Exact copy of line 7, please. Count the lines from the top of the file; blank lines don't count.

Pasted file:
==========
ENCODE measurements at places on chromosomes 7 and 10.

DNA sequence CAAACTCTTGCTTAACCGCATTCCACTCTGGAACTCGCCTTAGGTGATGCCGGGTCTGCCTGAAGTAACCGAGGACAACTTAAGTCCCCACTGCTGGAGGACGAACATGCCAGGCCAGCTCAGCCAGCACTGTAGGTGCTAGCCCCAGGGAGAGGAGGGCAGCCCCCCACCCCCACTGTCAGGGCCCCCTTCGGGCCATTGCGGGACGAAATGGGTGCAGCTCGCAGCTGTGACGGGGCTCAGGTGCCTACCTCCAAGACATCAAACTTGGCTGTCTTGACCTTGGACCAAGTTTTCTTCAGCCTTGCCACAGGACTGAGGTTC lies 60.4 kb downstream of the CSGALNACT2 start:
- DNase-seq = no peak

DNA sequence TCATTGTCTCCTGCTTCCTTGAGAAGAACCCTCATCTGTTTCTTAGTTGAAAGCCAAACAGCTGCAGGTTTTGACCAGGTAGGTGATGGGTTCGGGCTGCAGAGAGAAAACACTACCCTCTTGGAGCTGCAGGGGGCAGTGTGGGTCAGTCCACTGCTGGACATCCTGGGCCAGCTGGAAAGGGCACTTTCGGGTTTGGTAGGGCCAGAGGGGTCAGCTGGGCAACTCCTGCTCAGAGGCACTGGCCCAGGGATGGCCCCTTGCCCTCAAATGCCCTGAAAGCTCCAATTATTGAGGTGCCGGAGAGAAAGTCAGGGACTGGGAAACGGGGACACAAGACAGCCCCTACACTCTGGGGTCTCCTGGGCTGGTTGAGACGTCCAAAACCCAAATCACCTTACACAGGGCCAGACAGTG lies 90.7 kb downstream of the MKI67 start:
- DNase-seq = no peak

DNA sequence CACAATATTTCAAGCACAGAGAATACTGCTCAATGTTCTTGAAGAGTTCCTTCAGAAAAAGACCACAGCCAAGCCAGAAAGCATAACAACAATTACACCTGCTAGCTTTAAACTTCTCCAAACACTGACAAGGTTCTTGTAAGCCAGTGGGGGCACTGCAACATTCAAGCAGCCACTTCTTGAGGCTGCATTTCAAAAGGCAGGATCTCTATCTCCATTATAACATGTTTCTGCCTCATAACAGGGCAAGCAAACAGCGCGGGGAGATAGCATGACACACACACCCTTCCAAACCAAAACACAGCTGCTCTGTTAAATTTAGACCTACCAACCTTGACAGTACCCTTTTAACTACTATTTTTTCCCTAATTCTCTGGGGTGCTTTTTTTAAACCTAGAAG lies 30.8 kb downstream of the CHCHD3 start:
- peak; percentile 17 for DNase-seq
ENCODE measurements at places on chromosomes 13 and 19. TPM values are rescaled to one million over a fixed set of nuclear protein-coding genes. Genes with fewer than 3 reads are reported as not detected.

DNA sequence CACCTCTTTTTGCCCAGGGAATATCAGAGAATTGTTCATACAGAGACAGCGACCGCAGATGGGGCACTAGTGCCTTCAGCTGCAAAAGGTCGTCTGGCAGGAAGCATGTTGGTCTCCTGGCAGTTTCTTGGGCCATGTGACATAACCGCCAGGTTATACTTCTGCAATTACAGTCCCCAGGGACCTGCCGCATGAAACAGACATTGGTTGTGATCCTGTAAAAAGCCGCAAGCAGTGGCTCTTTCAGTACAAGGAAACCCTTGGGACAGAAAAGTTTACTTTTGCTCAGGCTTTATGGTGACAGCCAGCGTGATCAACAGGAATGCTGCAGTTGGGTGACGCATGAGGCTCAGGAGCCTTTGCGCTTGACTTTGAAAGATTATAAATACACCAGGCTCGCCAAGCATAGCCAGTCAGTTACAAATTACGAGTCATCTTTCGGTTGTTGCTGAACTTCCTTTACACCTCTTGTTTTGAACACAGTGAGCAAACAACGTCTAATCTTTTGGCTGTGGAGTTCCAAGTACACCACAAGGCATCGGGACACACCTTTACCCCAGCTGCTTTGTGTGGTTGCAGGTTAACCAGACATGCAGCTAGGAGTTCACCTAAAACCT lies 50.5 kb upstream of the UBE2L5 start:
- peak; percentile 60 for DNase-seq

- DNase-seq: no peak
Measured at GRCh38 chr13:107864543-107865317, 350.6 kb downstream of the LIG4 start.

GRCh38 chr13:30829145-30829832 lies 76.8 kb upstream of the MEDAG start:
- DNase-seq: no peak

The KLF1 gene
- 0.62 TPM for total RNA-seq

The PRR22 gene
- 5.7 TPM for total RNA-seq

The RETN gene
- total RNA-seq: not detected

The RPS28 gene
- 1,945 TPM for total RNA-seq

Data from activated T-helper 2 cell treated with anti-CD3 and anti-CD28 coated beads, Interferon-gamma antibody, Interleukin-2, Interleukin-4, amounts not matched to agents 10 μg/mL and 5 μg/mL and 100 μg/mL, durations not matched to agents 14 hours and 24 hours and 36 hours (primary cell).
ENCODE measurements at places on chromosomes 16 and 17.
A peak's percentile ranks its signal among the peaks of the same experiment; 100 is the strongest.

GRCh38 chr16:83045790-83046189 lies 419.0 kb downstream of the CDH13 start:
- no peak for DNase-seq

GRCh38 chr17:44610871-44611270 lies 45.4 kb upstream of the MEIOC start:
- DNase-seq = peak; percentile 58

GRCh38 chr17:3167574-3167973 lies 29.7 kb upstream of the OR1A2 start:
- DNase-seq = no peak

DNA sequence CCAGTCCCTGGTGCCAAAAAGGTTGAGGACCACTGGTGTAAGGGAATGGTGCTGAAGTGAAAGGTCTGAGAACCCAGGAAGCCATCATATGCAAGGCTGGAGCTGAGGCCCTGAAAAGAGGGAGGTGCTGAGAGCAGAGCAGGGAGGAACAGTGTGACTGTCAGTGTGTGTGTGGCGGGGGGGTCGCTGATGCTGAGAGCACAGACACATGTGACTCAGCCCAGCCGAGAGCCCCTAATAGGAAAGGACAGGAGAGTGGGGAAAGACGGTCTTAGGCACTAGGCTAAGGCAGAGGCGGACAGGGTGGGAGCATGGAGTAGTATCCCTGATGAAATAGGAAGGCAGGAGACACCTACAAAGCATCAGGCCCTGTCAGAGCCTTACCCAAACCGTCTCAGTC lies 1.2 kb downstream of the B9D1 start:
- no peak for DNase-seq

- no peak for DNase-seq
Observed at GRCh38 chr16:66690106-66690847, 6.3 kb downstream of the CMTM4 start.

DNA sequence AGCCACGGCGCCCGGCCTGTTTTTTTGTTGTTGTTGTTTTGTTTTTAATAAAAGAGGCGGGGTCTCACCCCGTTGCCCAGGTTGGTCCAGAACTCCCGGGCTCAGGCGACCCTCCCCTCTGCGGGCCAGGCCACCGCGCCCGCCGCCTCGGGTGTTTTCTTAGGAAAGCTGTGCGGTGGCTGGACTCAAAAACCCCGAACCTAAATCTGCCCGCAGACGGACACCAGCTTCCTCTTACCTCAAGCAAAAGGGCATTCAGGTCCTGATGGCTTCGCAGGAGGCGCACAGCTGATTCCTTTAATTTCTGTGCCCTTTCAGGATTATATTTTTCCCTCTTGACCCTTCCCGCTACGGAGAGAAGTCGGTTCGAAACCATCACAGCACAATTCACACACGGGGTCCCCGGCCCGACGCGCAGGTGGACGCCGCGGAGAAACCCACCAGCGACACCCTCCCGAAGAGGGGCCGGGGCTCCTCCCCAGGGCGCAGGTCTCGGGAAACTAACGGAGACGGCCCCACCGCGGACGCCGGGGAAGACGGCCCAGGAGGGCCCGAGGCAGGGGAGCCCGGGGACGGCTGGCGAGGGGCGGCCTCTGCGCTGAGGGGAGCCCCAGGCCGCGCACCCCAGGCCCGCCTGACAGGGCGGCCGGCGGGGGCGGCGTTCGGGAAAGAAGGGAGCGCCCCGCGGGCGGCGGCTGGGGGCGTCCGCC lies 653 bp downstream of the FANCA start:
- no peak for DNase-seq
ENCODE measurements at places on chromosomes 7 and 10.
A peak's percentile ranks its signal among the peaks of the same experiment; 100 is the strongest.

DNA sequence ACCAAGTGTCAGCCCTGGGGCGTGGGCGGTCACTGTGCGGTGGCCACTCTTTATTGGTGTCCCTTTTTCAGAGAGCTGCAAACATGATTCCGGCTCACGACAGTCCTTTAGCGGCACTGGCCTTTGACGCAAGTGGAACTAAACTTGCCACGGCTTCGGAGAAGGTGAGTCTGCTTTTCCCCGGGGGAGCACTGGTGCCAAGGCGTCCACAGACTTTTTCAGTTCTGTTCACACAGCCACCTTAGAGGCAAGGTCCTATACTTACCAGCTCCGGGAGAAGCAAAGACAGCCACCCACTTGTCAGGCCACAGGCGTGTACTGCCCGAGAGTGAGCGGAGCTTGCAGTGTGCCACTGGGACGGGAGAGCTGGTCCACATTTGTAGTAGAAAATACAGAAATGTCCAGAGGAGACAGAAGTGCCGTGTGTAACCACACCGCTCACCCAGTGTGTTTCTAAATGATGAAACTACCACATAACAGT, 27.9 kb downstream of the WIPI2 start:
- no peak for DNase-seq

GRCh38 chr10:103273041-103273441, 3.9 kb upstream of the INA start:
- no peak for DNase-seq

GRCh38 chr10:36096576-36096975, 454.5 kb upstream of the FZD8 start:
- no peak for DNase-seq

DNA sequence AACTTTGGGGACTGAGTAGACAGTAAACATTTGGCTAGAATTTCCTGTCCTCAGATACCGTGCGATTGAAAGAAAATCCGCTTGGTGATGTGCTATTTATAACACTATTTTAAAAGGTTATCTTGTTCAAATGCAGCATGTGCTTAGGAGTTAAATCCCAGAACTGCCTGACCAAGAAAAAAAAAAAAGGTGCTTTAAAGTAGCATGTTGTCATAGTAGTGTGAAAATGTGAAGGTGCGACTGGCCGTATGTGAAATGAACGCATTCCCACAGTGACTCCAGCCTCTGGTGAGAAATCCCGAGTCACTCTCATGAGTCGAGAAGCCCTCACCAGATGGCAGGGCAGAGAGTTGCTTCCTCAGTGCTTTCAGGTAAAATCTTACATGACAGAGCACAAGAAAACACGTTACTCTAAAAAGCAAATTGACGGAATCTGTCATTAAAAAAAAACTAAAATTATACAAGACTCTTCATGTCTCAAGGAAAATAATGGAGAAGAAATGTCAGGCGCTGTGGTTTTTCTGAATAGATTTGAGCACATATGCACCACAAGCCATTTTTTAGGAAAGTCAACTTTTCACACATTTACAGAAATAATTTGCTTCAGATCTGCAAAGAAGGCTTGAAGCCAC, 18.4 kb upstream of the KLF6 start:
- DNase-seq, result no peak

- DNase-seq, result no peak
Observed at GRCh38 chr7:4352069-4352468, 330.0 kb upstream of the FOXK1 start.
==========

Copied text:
- peak; percentile 17 for DNase-seq